Geospatial Data for All Disciplines
EDINA is well known for its geospatial data services, and David Medyckyj-Scott, Team Manager for Geographic Data and Research Services, gave the next presentation on what EDINA currently offers in this area. With the UKBORDERS service, EDINA acts as the primary platform for census data in the UK, with around 100 datasets of digitised boundary data. Recent developments include an easy download service for pre-built datasets, and a new boundary selector facility is currently in testing. UKBORDERS delivers around 2,000 downloads each month.
Digimap is an online map delivery service for Ordnance Survey data. It divides into Digimap Classic and Digimap Carto (which provides users with maps to take away). There are currently 84 subscribing universities and colleges, and nearly 17,000 registered users - less than 20% of whom are geographers. The service also receives a high level (around 50%) of undergraduate use. The value of Digimap to UK HE and FE is illustrated by the fact that the data downloaded in the last year would cost £6.5m at commercial prices. From September 2004, the product range will include a new range of scales for colour maps - 1:10,000, 1:25,000 and 1:50,000. Coming soon will be a redesigned download service, a new version of Carto, and a new subscription service for historical map data. On the latter, EDINA has been in discussion with the Landmark Information Group and the Ordnance Survey. Another developing service is geological map and other data for Great Britain from the British Geological Survey. Hydrographic data from the UK Hydrographic Office will also be coming soon as a subscription service. EDINA is also looking to expand into global and regional map data, rather than concentrating just on the UK.
Stuart MacDonald, Assistant Data Librarian, gave a presentation on the agricultural census service Agcensus. The census itself has been conducted every June since 1866. Data is collected separately in England, Scotland and Wales and EDINA staff have developed algorithms to convert the data into grid square estimates. The data has been used in epidemiology (public health), market research, GIS (Geographic Information Systems) modelling and agricultural planning. The new service offers both data downloads, suitable for use with GIS packages, and data visualisation.
Projects to develop geospatial tools include Go-Geo! the geo-data portal, which provides a one-stop shop to geographic data services. geoXwalk is a digital gazetteer service for enhancing geographical querying of resources through geographical parsing.
Geospatial teaching materials in a number of subjects are now available through the E-MapScholar Project. These have been developed by academics across the UK for use in real teaching contexts, serving up Digimap Ordnance Survey data. Learning and Teaching Projects Coordinator Moira Massey described how St Helen's College is producing case studies using E-MapScholar, including Blackboard courses in animal management, hairdressing, surveying and construction, sports sciences, public services and in foundation degree courses. A content management system underpins the application, assisting academics to construct learning materials. Users have been positive about the value to students provided in assisting them to develop concepts in geospatial data use. An example of a sophisticated learning resource which has been developed is a 'virtual work placement' built around a case study for a wind-farm proposal in Wales.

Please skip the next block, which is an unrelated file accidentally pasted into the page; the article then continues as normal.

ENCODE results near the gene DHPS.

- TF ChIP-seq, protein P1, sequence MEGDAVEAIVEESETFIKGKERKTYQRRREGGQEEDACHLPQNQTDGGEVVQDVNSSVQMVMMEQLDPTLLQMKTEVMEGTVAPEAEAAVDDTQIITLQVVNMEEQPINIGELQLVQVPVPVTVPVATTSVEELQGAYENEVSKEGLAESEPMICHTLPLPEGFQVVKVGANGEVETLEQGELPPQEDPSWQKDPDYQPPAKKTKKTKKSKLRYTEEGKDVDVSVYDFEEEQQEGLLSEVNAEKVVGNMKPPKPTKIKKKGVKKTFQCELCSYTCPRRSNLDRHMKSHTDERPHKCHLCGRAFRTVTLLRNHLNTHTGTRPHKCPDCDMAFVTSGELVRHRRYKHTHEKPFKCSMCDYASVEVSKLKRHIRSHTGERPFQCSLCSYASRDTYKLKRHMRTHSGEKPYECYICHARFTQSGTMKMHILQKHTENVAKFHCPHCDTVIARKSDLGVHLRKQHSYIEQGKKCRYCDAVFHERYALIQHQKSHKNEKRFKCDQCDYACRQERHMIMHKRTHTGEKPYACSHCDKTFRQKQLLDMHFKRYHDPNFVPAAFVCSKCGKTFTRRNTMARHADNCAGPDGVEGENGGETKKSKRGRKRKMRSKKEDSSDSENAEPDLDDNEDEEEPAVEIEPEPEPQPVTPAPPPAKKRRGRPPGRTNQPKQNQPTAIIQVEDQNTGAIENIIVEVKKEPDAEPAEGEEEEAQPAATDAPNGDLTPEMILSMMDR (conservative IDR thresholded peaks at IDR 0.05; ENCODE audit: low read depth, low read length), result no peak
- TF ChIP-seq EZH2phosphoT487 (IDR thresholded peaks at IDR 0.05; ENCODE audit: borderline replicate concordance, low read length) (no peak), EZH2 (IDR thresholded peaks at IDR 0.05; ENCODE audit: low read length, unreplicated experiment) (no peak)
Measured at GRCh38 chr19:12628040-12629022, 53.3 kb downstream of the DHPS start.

Supporting Scottish History
Moving into the realm of historic data, Helen Chisholm, User Support Team Manager, described the Statistical Accounts of Scotland which comprises two sets of accounts and is a Scottish national treasure - the equivalent of the Domesday Book. It represents an early exercise in population survey and record, making it a particularly appropriate resource for EDINA. The First Account covers the period from 1791-99. The Second Account was commissioned by the Church of Scotland in 1832, ran to 15 volumes and was published in 1845. Sir John Sinclair, who instigated the First Account, asked 938 parish ministers to furnish information on the basis of 166 questions on class, wealth, poverty, industry and the 'moral health of the nation'. As the 20th Century drew to a close, it was clear that the pages of the original volumes had become delicate and fragile and the data was becoming difficult to access. A service to digitise them was commissioned, run by a consortium representing universities, colleges, schools, archives and public libraries. The service was launched in January 2001, free to academic users, public libraries, archives and state schools, and it receives some 5,000 logins per month. It provides both the digitised text and its transcript. Teaching modules based on the Accounts are planned for delivery and indexes to the tables are in preparation.
Managing Data into the Future